At the EU level, the European Commission unveiled in 2019 “The Just Transition Mechanism (JTM)” (see Green Deal Communication, December 2019), which serves as a key tool to guarantee a fair transition for citizens, companies, and regions. It forms an integral part of the investment pillar of the European Green Deal. The JTM is the EU’s holistic attempt to ensure the economic, social, and territorial transformation of duly target regions that would be directly impacted by the energy transition. As such, the JTM will aim to guarantee the transition towards a climate-neutral economy in an equitable fashion, leaving no region behind. The JTM’s support mainly focuses on regions that are either highly carbon intensive or with most people working in the fossil fuels sector. Regions can access funds by preparing elaborate territorial just transition plans, which address both the human and non-human elements of the transition. These entail the inter alia the following:

  1. People and citizens: facilitating new employment opportunities, re-skilling schemes, energy efficiency
  2. Companies and sectors: support for transition to low-carbon energy technologies, climate-resilient investment and jobs creation, easier access to loans and financial support
  3. Member states and regions: providing technical assistance, providing affordable loans to local authorities


In order to unlock the support available to Member States, the EU has created the “Just Transition Platform,” which serves as the single access point for support and knowledge regarding the transition. The platform allows Member States to access the financing schemes proposed in the JTM, which are three-fold.

  1. The Just Transition Fund (JTF)
  2. Just Transition Scheme under InvestEU
  3. EIB Loan Facility backed by the EU badget


These financing mechanisms will steer new investments towards beneficiary regions that are considered negatively affected (see eligibility criteria below) by providing both technical assistance via the Platform and creating attractive conditions of risk sharing between public and private investors through financing schemes.

Pillar 1: The Just Transition Fund will provide grants for SME investment, skilling of workers, transformation of carbon installations to support economic diversification and reconversion in affected regions. € 40 bn worth of grants are to be distributed (if Member States match each euro received from the fund with 1.5 to 3 EUR from their own budgets). The criteria for a region to be eligible include:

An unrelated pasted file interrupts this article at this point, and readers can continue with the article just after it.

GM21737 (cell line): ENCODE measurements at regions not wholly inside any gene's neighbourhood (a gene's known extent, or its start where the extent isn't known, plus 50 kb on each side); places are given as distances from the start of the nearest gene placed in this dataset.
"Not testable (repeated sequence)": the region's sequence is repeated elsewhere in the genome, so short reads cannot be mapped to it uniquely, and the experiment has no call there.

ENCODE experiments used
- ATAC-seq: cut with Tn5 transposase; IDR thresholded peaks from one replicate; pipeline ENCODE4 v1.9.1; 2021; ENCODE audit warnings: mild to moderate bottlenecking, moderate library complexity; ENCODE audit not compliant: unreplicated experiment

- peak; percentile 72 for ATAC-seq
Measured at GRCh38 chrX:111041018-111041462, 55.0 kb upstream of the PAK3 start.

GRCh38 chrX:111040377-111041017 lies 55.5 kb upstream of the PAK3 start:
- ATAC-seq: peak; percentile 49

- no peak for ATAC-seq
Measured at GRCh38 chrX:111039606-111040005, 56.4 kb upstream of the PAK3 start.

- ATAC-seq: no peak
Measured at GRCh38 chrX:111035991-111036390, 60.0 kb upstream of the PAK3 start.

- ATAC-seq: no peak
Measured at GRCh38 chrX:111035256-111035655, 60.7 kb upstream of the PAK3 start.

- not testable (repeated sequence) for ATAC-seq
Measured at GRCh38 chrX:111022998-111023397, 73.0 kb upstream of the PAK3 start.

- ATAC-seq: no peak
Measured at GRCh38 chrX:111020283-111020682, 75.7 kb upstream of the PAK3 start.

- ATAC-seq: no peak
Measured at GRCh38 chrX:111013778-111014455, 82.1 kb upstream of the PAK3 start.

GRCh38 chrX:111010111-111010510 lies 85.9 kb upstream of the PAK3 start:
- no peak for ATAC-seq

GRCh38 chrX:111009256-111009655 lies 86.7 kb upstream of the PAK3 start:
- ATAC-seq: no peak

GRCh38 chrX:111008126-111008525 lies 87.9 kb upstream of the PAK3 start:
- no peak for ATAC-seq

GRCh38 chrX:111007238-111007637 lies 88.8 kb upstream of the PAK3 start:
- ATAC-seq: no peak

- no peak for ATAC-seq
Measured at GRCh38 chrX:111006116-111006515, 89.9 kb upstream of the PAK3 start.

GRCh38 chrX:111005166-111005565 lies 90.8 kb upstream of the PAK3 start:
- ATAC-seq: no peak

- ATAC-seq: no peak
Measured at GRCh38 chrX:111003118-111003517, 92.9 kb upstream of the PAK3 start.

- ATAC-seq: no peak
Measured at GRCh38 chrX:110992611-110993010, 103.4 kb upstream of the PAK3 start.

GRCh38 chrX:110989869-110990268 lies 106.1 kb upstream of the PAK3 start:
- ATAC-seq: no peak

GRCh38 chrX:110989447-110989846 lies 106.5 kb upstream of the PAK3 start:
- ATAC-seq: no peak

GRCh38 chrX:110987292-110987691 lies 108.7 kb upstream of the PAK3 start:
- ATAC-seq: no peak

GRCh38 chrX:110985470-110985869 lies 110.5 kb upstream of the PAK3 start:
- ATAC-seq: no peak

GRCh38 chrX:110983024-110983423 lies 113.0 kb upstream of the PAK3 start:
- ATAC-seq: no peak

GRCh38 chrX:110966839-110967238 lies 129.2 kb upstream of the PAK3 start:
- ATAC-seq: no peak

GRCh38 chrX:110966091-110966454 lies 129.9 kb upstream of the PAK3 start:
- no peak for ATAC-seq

1. Greenhouse gas emissions of industrial facilities in regions where the carbon intensity of those emissions exceeds the EU average.
  2. The level of employment in the mining of coal and lignite.
  3. The production of peat.
  4. Production of oil shale


Following an open call to application to the Secretariat Technical Assistance to Regions in Transition program that addresses gaps in already existing technical assistance available to EU coal regions, seven regions were selected for their socio-economic structure, geographic attributes and exploited resource: Asturias (Spain); Jiu Valley (Romania); Karlovy Vary (Czechia); Małopolska (Poland); Megalopolis /Peloponnese (Greece); Midlands (Ireland); Silesia (Poland) as identified in title 2.

Title 2. Regions most at risk* according to European Semester Country reports



*The country reports published in the European Semester provide a qualitative method, based on a multitude of regional criteria and information, to identify the most vulnerable regions in each country. The criteria used vary from country to country and include statistics such as employment in declining industries, regional development, unemployment rate, youth unemployment rate and the composition of the population by age and sex



Source: European Parliament, “A Just Transition Fund” study (April 2020) – available here.

Pillar 2: The InvestEU Scheme aims at financing the specific transition objectives of Member States. The InvestEU program will not only support investment to beneficiary territories (regions having an approved a Transition plan under the Just Transition Fund rules), but also in regions that will benefit the just transition territories. Different from the Just Transition Fund, the InvestEU scheme supports a wide range of investments, particularly in infrastructure. There is a great focus on projects for energy and transport infrastructure, including gas infrastructure and district heating, but also decarbonization projects, economic diversification and social infrastructure.